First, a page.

- 2015;18;E629-E632Clostridium Sacroiliitis (Gas Gangrene) Following Sacroiliac Joint Injection – Case Report and Review of the Literature
Dipti Ghatol, MD, Lakshmi N Kurnutala, MD, and Aman Upadhyay, MD.
An 80-year-old woman presented with chronic lumbosacral pain since her laminectomy and instrumentation 10 years ago. Examination was consistent with left sacroiliitis, and the patient underwent an elective left sacroiliac joint injection. Two days following her procedure she fell and landed on her left hip and on the next day, she presented to the emergency room with acutely worsening left gluteal pain. On evaluation in the emergency department, she was found to be suffering from a fever, headache, nausea, vomiting, and dysuria. A computed tomography (CT) scan was performed and this showed extensive foci of gas throughout the posterior aspect of the left iliopsoas muscle, sacrum, and ileum surrounding the left sacroiliac joint. The patient underwent emergent surgical debridement. The microbiology report of blood culture revealed clostridium perfringens, while her pathology showed necrosis and acute inflammation of fibroadipose tissue, skeletal muscle, and fat. The patient’s hospital course resulted in multi-organ failure and the family elected for comfort care measures only. Unfortunately, she passed away 36 hours later.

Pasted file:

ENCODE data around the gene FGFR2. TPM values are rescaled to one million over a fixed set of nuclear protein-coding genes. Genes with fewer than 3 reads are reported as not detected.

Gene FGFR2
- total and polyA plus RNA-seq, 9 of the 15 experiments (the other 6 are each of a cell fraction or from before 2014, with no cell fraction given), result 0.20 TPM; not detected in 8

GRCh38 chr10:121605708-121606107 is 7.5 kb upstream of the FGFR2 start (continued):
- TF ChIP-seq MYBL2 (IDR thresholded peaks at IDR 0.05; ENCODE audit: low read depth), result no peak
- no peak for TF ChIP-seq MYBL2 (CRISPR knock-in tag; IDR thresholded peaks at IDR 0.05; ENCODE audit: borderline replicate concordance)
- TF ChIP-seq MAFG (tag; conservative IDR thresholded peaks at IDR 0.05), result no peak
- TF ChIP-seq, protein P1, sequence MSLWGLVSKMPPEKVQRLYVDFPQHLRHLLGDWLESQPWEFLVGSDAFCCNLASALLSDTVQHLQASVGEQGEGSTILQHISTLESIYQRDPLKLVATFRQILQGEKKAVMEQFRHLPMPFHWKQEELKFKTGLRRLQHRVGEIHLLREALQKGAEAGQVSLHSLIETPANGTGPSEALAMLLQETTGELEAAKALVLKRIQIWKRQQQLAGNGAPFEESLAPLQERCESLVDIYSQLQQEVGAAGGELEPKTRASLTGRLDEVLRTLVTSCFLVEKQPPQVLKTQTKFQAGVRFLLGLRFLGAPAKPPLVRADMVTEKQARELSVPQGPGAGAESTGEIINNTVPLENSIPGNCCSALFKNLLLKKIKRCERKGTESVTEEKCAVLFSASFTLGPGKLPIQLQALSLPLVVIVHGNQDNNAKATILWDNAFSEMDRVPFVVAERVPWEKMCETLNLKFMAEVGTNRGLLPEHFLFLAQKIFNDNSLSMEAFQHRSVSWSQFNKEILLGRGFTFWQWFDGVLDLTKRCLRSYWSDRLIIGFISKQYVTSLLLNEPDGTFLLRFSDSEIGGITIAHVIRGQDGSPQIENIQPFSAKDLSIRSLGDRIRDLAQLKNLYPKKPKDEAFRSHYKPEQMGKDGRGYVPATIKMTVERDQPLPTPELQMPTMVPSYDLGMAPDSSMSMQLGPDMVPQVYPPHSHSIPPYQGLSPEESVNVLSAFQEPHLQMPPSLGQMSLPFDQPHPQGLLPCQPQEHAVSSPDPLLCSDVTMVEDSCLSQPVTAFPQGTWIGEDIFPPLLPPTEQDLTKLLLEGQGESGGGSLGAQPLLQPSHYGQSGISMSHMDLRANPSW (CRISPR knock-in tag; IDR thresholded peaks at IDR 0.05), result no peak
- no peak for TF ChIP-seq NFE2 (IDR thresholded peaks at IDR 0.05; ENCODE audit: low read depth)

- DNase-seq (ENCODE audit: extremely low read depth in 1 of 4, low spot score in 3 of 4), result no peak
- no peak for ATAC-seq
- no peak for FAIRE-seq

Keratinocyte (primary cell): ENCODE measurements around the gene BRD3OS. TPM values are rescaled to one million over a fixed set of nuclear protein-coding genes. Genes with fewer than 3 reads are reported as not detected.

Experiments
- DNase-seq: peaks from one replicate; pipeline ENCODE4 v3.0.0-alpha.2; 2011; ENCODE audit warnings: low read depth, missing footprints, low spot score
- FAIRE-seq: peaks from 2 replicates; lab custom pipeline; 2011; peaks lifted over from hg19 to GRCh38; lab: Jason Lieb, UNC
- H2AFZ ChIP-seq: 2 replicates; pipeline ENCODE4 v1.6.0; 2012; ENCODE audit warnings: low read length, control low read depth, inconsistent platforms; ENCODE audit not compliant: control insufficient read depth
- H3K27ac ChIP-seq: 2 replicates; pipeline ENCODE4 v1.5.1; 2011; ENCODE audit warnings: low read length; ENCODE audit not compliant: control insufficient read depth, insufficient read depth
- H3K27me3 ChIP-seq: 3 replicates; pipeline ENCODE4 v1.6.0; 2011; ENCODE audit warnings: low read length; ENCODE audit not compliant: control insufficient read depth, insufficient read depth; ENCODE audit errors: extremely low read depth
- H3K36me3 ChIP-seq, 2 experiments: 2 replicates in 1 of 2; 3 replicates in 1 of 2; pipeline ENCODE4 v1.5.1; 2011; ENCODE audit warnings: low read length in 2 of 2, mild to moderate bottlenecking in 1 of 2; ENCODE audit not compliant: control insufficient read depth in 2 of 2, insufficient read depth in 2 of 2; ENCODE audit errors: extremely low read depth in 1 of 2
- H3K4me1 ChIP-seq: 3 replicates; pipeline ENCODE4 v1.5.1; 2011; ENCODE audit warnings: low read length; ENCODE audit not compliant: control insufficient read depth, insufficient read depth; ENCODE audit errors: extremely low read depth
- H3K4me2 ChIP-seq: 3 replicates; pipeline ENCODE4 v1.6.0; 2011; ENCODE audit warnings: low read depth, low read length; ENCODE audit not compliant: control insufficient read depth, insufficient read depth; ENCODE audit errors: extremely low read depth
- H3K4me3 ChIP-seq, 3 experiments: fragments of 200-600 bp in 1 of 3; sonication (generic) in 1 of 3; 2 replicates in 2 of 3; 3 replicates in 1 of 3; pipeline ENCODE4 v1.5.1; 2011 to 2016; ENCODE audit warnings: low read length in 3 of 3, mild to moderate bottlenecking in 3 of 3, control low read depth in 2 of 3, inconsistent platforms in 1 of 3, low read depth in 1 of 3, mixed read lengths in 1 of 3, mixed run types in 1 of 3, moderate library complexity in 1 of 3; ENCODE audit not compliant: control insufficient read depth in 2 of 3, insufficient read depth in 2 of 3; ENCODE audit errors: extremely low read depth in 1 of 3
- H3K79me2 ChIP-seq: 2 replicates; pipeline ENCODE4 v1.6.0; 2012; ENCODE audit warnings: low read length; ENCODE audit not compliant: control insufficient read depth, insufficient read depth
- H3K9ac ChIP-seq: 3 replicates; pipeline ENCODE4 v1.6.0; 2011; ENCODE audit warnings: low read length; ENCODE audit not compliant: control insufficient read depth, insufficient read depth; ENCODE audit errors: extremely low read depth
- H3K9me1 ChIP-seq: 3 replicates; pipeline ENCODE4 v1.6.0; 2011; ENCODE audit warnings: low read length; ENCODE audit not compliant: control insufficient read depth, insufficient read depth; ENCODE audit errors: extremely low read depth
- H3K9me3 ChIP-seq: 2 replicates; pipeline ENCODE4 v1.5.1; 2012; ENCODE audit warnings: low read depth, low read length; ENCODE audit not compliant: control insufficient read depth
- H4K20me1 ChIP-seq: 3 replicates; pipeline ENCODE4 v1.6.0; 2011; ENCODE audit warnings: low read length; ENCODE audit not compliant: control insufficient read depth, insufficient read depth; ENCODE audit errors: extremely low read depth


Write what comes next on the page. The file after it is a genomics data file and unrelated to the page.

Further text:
Septic arthritis is a potential catastrophic complication following intra-articular steroid therapy. The cause of the septic joint can be multifactorial but is likely caused by one of the following processes: direct inoculation of bacteria by the injection, hematogenous seeding of the percutaneous injection tract, or due to activation of a quiescent infection by the injected steroid. Clostridial spores are very resistant to standard aseptic skin preparations, including chlorhexidine and betadine solutions. The only effective methods to eliminate the spores is to heat them at a temperature greater than 100 degrees Celsius for 10 minutes or with use of a 10% potassium hydroxide (KOH) solution. We hypothesize that clostridium spores were present on the patient’s skin from previous stool soiling, and that these were introduced directly into the soft tissue by needle trauma. Rare complications such as this one are scarcely reported in the literature and thus it becomes difficult to adequately identify risk factors or to formulate strategies to improve practice management.